Higher fines, new heavy user ‘surcharge’; SAWS board passes new drought rules

SAWS Board voted unanimously to send the proposal to City Council

SAN ANTONIO – The San Antonio Water System unanimously approved changes to its rules for how its customers can water their lawns and how they’re punished for heavy water use during drought periods.

Officials with the city-owned water utility said current drought restrictions are not doing enough to save water. They hope to have many of the proposed changes in place for much of this summer, including brand-new restrictions to close a “loophole” that allows customers with drip irrigation systems to use much more water than people with sprinklers.

The utility said it’s aiming at reining in some of the biggest water users.

“So what we are trying to achieve is to get additional water savings from about 10% of our community,” SAWS vice president of conservation Karen Guz said. “Approximately 90% of San Antonians are watering once a week like we asked them to do. And they’re using amounts of water that are very modest.”

The San Antonio City Council will also vote on the proposals, likely on June 20. If they approve them, new restrictions on watering hours could go into effect immediately. Increased fines and surcharges wouldn’t happen until mid-July.


SAWS has four stages of watering restrictions, which are generally tied to the level of its primary water source, the Edwards Aquifer. The lower the aquifer gets, the less you’re allowed to water your lawn and garden.

The water system is currently at Stage 2, which restricts landscape watering to once a week during four-hour windows in the morning and evening.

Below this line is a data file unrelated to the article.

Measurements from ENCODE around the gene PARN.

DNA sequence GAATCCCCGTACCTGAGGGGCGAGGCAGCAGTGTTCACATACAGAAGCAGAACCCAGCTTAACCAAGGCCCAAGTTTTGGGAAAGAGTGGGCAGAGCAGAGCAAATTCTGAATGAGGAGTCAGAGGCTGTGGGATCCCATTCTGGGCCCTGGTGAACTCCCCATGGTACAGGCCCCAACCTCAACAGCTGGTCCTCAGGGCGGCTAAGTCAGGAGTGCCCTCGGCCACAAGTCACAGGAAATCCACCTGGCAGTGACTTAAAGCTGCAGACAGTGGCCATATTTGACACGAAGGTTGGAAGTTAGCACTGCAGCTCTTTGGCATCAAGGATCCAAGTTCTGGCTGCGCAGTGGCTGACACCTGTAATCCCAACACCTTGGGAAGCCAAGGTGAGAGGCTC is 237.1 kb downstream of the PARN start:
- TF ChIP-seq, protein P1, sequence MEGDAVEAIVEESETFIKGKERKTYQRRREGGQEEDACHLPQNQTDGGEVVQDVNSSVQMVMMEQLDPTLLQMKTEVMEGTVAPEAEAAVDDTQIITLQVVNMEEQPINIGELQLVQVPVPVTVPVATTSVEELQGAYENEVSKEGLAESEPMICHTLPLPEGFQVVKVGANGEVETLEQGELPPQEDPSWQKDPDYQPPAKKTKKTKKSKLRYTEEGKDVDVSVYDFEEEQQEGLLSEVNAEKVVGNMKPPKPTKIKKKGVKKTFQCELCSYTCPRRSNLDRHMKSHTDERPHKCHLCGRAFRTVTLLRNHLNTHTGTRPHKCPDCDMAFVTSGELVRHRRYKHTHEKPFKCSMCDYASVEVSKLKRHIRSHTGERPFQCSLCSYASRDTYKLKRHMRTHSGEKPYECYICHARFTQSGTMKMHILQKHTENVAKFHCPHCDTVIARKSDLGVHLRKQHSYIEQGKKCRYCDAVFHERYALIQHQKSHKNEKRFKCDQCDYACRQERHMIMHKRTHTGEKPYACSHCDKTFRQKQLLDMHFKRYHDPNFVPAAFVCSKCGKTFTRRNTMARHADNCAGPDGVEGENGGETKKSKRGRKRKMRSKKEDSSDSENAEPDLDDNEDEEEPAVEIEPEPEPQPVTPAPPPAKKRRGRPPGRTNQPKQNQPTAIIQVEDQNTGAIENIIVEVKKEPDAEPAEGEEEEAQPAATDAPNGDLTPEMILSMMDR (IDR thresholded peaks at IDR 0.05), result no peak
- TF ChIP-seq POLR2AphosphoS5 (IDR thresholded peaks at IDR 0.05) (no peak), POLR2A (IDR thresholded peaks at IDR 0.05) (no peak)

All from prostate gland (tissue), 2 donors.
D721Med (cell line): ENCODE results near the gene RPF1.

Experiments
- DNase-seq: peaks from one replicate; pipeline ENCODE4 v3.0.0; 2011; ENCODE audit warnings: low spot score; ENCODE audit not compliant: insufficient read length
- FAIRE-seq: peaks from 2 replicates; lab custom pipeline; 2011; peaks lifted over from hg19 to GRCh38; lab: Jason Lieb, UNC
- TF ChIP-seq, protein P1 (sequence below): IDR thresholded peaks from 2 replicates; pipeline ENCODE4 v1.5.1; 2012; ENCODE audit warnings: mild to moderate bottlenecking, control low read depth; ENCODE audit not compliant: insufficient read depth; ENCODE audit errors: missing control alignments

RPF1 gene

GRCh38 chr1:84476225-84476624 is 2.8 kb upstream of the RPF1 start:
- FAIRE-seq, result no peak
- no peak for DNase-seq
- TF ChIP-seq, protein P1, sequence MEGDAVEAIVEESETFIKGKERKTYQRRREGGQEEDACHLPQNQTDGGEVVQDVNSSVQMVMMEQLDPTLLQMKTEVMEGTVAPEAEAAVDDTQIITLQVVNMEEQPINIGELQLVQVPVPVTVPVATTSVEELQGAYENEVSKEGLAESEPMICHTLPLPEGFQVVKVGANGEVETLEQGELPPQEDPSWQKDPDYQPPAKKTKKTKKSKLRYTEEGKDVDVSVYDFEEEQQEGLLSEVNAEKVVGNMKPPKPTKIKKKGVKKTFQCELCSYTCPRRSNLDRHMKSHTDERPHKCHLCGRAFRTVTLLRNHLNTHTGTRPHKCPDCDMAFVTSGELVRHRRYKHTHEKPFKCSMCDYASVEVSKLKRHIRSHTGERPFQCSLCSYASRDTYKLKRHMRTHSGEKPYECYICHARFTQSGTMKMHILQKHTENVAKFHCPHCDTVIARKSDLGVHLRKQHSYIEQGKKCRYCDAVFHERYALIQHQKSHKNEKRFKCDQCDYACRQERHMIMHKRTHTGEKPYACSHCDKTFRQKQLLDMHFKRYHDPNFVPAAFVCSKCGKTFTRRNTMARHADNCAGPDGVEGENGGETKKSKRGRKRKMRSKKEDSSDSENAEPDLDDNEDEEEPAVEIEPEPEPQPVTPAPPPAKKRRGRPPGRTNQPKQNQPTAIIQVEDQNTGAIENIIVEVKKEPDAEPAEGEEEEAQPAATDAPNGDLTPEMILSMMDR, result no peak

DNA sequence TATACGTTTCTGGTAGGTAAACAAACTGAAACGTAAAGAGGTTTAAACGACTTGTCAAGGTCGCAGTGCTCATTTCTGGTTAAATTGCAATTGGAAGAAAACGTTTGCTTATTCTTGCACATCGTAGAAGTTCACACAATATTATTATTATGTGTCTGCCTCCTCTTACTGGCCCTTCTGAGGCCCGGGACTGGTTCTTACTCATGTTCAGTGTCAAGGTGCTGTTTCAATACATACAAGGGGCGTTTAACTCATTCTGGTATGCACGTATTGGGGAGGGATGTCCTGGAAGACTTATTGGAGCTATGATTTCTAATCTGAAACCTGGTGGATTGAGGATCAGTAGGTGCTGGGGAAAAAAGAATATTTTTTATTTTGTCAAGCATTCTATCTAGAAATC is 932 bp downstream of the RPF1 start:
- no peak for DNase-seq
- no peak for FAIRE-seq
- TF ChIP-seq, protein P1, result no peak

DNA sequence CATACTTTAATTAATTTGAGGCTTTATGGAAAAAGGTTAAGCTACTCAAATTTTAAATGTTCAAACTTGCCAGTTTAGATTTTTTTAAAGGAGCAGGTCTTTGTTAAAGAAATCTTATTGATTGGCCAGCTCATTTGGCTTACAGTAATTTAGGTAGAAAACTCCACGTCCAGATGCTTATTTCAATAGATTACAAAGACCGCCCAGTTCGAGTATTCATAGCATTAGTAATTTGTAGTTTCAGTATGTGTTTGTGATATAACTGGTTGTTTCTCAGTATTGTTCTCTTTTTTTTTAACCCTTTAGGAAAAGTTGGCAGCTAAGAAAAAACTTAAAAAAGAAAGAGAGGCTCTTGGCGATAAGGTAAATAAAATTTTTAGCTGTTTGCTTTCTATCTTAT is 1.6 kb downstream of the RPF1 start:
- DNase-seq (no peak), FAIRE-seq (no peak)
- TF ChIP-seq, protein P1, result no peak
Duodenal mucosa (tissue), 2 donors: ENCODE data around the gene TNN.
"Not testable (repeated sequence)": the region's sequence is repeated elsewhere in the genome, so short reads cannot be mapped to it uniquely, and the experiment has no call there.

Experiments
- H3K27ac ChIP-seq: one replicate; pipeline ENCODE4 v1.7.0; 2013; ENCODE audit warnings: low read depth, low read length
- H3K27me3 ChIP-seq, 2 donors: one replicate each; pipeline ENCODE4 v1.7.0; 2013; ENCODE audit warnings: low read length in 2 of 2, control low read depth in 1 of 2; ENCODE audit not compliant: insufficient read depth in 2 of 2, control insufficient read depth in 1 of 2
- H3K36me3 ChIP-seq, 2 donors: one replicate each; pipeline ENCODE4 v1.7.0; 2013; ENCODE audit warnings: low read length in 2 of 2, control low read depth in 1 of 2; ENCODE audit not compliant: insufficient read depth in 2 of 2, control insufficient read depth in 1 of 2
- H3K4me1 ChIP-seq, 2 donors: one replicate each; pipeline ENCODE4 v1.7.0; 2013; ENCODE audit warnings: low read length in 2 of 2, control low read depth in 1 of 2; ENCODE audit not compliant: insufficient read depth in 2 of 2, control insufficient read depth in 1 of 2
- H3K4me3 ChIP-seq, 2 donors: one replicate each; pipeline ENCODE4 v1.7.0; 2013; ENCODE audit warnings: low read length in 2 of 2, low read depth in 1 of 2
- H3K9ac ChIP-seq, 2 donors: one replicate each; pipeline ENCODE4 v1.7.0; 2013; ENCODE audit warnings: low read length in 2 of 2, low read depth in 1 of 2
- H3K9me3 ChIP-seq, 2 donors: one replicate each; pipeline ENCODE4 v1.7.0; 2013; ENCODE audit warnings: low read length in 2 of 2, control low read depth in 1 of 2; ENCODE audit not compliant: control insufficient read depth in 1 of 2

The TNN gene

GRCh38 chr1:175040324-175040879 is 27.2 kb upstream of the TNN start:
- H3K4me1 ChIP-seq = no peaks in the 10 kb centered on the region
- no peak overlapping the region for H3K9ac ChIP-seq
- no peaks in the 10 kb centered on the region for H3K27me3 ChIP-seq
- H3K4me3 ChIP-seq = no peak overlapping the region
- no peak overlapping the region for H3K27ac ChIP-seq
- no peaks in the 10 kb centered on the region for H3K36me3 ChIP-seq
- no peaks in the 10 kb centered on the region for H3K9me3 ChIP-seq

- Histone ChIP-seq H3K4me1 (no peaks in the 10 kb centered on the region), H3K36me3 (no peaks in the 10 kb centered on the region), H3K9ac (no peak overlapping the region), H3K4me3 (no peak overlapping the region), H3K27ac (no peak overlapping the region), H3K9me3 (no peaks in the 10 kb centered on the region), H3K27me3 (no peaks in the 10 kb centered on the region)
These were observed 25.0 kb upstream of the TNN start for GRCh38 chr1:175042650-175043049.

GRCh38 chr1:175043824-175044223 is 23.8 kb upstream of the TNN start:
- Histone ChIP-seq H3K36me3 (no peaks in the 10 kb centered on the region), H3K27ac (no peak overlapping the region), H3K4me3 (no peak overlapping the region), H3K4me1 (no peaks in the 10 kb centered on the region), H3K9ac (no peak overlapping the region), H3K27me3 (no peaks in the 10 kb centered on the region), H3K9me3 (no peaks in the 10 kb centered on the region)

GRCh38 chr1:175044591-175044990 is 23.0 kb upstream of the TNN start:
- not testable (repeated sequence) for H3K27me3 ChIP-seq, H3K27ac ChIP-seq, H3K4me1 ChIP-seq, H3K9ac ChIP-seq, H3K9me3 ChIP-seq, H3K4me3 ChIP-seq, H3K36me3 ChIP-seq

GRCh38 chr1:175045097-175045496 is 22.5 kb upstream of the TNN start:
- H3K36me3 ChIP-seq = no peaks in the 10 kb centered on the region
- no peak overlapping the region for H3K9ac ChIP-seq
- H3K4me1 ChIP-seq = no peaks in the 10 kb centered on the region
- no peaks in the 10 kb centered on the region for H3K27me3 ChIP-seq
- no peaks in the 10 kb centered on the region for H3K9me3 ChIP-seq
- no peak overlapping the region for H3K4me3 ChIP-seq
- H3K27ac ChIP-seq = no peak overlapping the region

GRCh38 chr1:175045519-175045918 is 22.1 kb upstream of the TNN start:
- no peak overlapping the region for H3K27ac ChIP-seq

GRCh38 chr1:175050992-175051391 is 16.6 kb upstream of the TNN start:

But while the rules apply to all SAWS customers, not everyone can get punished for breaking them.

The $137 citations for drought rule-breakers only apply to customers in San Antonio or within five miles of its city limits. SAWS customers who live in other suburban cities, however, can’t get hit with the municipal citation.

SAWS map of customers that can currently avoid enforcement of drought restrictions (San Antonio Water System)

Instead, SAWS officials want to start charging violators directly through their SAWS bills, which would allow them to enforce the penalties across the board. Trustees also approved raising the cost of the penalties for larger users and repeat offenders.

The new penalties for violating drought restrictions, approved on May 23 by SAWS trustees. (San Antonio Water System)

Customers would be able to appeal the fees through a committee of non-SAWS employees. First-time residential violators would also have the option to avoid the fee by taking an online course.


Under the utility’s Stage 1 and Stage 2 drought restrictions, customers can only water their landscaping once a week. As currently written, Stage 3 restrictions reduce that to once every other week.

As that restriction would affect everyone, including the customers who are already conserving water, Guz said the utility wants to try a different approach.